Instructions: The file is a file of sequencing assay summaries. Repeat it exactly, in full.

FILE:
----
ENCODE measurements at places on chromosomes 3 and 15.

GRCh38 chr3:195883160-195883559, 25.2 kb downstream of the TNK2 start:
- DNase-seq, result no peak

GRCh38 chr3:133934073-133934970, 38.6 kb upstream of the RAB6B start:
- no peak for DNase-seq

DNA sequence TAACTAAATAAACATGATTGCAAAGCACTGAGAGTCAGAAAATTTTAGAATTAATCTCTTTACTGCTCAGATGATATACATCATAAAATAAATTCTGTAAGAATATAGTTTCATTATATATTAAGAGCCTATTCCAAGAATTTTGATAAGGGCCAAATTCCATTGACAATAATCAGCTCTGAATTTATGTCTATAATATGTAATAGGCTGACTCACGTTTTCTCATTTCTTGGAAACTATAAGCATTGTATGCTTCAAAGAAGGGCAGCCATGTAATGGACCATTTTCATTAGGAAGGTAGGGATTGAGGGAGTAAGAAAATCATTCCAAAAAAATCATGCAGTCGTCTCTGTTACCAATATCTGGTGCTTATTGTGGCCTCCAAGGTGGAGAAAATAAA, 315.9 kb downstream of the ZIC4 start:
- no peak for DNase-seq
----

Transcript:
ENCODE measurements at places on chromosomes 3 and 15.

GRCh38 chr3:195883160-195883559, 25.2 kb downstream of the TNK2 start:
- DNase-seq, result no peak

GRCh38 chr3:133934073-133934970, 38.6 kb upstream of the RAB6B start:
- no peak for DNase-seq

DNA sequence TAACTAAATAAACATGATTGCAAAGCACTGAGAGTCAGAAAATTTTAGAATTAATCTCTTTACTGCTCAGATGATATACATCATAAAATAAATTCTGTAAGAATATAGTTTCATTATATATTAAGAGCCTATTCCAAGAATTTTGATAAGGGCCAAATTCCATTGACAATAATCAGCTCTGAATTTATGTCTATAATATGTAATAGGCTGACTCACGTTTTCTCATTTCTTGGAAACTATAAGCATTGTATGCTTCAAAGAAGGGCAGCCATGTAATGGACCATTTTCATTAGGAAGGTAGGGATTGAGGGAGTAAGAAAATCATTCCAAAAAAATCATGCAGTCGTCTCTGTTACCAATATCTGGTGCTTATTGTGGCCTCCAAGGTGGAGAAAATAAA, 315.9 kb downstream of the ZIC4 start:
- no peak for DNase-seq